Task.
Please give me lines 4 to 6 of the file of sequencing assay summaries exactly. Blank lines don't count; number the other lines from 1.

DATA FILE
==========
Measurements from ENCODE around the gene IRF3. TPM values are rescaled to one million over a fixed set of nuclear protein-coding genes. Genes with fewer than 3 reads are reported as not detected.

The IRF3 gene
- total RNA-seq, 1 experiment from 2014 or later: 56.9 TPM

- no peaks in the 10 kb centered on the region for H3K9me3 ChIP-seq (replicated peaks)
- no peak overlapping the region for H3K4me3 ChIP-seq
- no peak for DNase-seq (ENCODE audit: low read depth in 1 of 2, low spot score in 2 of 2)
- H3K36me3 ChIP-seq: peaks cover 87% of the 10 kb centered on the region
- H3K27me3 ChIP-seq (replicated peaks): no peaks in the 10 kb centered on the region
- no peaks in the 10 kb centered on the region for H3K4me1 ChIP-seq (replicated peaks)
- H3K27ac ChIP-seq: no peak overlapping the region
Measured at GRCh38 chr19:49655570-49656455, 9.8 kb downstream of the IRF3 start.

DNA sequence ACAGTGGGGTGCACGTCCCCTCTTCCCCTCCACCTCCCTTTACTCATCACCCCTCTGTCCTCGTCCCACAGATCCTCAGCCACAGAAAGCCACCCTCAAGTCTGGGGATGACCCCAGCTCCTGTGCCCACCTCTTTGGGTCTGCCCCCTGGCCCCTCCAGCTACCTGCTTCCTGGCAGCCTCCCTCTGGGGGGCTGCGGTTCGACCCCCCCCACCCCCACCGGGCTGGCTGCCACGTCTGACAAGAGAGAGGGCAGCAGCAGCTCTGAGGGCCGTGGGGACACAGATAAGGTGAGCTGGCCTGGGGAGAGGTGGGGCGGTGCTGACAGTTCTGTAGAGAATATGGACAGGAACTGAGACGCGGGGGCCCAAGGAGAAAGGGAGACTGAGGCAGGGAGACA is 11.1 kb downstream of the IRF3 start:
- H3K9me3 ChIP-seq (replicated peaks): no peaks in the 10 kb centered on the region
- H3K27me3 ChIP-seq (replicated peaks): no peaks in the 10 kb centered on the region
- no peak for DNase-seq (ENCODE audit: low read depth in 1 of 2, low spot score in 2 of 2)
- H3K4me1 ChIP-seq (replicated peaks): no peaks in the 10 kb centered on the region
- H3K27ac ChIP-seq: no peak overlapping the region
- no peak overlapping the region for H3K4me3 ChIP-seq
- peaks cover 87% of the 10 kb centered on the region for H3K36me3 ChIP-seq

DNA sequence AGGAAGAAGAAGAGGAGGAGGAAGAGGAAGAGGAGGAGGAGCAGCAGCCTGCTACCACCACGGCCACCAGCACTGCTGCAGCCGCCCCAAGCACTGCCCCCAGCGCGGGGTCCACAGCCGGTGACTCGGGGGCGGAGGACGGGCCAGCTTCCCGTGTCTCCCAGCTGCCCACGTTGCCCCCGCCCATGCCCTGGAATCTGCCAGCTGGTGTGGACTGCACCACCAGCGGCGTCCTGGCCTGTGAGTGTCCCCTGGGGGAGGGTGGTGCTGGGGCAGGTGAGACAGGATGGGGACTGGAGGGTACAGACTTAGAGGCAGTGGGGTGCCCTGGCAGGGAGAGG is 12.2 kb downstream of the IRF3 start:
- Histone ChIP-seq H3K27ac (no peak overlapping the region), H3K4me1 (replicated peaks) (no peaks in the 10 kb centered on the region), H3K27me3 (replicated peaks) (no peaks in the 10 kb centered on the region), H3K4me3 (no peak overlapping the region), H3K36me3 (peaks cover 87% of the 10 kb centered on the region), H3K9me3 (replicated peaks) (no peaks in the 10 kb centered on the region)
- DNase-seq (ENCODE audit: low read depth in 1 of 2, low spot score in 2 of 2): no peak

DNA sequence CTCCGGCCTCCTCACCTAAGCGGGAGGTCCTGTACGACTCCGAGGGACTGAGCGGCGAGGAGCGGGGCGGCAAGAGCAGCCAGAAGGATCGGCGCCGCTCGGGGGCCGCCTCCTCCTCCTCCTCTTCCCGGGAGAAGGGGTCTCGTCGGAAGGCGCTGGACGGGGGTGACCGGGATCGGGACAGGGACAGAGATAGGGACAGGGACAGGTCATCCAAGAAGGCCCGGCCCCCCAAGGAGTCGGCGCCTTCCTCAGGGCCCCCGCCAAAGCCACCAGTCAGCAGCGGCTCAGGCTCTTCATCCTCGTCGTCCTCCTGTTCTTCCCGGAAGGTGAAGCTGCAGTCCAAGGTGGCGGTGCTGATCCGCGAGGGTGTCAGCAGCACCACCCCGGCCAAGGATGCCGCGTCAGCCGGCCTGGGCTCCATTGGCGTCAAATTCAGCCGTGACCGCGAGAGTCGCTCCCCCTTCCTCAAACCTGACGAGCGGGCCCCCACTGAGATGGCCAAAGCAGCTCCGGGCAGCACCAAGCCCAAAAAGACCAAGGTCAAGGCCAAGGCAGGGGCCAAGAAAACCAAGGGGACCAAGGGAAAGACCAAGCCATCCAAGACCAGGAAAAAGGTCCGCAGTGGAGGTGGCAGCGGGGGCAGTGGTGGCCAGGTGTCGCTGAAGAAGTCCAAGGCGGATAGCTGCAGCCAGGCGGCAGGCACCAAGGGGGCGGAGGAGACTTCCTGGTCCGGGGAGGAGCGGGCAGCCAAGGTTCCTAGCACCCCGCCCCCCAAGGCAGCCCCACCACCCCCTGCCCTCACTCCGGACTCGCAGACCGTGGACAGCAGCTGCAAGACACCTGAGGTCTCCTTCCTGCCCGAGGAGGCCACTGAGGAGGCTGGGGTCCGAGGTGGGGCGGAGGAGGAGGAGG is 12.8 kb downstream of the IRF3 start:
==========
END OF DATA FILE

- no peaks in the 10 kb centered on the region for H3K9me3 ChIP-seq (replicated peaks)
- no peak overlapping the region for H3K4me3 ChIP-seq
- no peak for DNase-seq (ENCODE audit: low read depth in 1 of 2, low spot score in 2 of 2)